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After Year on Ice, the Biggest Arctic Research Mission Is Done

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The Polarstern amidst Arctic sea ice.

The Polarstern amidst Arctic sea ice.
Photo: NOAA, University of Colorado, Boulder, and MOSAiC

The largest Arctic research campaign in history just came to a close. For more than a year, a rotating group of roughly 500 scientists and staffers have been traveling the region on a research vessel called the Polarstern as part of the Multidisciplinary drifting Observatory for the Study of Arctic Climate expedition, or MOSAiC.

The expedition began last September, when a team packed the ship with 1 million pounds of equipment and set off from Norway toward the North Pole. They then attached the vessel to an ice floe north of Siberia and let it carry them westward for thousands of miles. This allowed the multidisciplinary group of researchers to closely observe the Arctic’s air, ice, and ecosystems to learn more about them and their bearing on our changing climate.

The team studied everything from zooplankton and polar bears to sea ice and wind patterns. Along the way, they encountered many difficulties. At several points, for instance, the ice broke up more than they expected it would and forced them to change their planned path. They also saw dangerous storms, which in more than one case damaged their equipment. At one point, an Arctic fox chewed through data cables—seriously. And of course, there was the covid-19 pandemic, which forced them to pause the expedition for three weeks after a crew member getting ready to deploy to the vessel tested positive, delaying some of their research.

Illustration for article titled After More Than a Year on the Ice, the Biggest Arctic Research Mission Is Complete

Photo: Lianna Nixon, CIRES/University of Colorado, Boulder

The unique nature of the science and circumstances of the pandemic wasn’t the only time the expedition made news; its controversial, sexist dress code prohibiting women from wearing tight clothes also garnered backlash. Despite these challenges, the scientists arrived back on

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Biggest North Pole mission back from ‘dying Arctic’

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Researchers on the world’s biggest mission to the North Pole returned to Germany on Monday, bringing home devastating proof of a dying Arctic Ocean and warnings of ice-free summers in just decades.

The German Alfred Wegener Institute’s Polarstern ship returned to the port of Bremerhaven after 389 days spent drifting through the Arctic trapped in ice, allowing scientists to gather vital information on the effects of global warming in the region.

“I have waited for this moment for so long that my heart is palpitating. The ship is now back,” said institute director Antje Boetius from on board another ship accompanying the research vessel back to port.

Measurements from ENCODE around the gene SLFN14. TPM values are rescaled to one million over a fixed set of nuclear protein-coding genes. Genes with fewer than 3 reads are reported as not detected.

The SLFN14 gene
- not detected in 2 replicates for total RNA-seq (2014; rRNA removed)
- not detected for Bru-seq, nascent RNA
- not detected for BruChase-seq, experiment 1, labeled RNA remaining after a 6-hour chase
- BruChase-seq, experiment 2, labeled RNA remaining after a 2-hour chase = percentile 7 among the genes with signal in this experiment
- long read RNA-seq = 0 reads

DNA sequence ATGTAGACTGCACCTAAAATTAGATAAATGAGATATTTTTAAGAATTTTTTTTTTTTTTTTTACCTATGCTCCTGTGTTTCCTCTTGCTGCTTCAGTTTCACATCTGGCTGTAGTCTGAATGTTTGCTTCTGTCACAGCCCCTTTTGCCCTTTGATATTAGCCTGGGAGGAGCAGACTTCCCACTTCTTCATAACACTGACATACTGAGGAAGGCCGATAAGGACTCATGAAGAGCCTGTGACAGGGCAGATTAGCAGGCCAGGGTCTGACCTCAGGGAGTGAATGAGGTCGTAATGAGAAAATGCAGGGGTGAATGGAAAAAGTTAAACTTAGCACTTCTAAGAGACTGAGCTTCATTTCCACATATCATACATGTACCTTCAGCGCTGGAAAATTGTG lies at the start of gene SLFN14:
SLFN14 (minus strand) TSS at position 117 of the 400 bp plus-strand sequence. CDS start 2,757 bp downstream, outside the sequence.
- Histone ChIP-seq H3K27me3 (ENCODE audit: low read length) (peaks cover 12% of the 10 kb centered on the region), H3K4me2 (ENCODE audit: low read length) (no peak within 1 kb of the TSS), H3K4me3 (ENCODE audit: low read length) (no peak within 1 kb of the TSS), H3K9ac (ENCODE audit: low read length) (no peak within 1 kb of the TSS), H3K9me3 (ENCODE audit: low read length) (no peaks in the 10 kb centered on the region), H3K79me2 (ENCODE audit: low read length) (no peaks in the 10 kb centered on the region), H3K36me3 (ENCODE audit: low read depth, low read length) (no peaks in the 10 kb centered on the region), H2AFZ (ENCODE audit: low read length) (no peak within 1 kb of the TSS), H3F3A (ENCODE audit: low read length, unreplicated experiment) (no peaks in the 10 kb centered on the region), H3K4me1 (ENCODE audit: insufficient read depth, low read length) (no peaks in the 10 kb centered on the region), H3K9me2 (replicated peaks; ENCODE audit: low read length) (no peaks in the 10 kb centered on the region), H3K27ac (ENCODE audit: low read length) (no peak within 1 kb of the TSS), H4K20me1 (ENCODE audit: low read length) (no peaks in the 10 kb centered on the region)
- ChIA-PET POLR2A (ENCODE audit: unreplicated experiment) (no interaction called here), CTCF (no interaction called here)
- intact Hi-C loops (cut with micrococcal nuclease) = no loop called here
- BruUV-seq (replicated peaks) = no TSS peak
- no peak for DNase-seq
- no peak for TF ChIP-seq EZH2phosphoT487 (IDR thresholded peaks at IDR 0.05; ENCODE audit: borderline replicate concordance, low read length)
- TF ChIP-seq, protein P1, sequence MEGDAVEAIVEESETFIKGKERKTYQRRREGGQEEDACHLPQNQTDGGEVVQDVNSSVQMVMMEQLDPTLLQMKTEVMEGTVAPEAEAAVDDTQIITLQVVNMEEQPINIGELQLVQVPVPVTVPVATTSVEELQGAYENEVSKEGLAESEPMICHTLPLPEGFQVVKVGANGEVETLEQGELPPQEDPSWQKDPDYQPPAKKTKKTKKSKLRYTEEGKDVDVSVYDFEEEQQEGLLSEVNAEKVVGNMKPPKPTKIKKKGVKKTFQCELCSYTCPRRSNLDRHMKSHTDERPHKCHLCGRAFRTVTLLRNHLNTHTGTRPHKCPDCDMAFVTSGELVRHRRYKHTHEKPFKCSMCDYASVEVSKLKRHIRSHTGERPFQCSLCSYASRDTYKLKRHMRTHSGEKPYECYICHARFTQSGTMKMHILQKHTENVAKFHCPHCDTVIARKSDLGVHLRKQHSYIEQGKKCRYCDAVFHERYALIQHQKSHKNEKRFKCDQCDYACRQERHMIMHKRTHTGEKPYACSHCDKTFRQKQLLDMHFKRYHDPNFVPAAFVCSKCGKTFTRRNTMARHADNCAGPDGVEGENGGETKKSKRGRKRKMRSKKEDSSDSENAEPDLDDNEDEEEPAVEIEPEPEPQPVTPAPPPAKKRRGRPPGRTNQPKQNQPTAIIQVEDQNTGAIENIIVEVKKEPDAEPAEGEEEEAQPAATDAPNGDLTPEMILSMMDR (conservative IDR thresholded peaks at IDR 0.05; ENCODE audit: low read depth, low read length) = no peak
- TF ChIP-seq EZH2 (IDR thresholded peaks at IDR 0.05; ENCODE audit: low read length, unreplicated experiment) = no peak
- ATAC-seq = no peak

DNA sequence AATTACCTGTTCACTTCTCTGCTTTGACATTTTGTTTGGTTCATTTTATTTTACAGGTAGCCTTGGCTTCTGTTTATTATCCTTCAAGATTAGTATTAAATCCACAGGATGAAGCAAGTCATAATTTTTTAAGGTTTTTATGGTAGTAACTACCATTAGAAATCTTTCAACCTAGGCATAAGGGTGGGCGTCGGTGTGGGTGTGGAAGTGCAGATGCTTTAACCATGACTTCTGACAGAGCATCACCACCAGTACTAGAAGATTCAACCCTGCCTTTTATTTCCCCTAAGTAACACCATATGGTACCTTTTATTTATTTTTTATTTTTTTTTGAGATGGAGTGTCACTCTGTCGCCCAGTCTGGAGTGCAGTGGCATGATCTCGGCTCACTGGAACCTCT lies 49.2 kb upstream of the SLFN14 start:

Ahead of their return, mission leader Markus Rex told AFP that the team of several hundred scientists from 20 countries have seen for themselves the dramatic effects of global warming on ice in the region considered “the epicentre of climate change.

“We witnessed how the Arctic ocean is dying,” Rex said. “We saw this process right outside our windows, or when we walked on the brittle ice.”

Underlining how much of the sea ice has melted away, Rex said the mission was able to sail through large patches of open water, “sometimes stretching as far as the horizon”.

“At the North Pole itself, we found badly eroded, melted, thin and brittle ice.”

– ‘Ice-free Arctic’ –

If the warming trend in the North Pole continues, then in a few decades we will have “an ice-free Arctic in the summer”, Rex said.

The researchers’ observations have been backed up by US satellite images showing that in 2020, sea ice in the Arctic reached its second-lowest summer minimum on record, after 2012.

The Polarstern mission, dubbed MOSAIC, spent over a year collecting data on the atmosphere, ocean, sea ice and ecosystems to help assess the

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College football’s biggest plays from Week 6

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Upsets, shootouts and unlikely heroes were all present in Week 6 of college football and all can be seen in this week’s top plays. 

You need guts when you want to win an SEC game as an underdog, so starting the game with a trick play or going for it on fourth down in the fourth quarter will always get you on lists like these. 

And, of course, a big man touchdown is always a welcome addition to highlight reels across the country.

The top five plays from Week 6 in college football:

Connor Bazelak, Missouri, QB: The Missouri offense showed no fear when it hosted No. 16 LSU and broke out the trickery on its first possession. Less than two minutes into the game, Mizzou ran the coveted flea flicker that ended with a 58-yard touchdown from Bazelak to Tauskie Dove. Missouri would go on to win 45-41. Bazelak  finished with 406 passing yards and four touchdowns.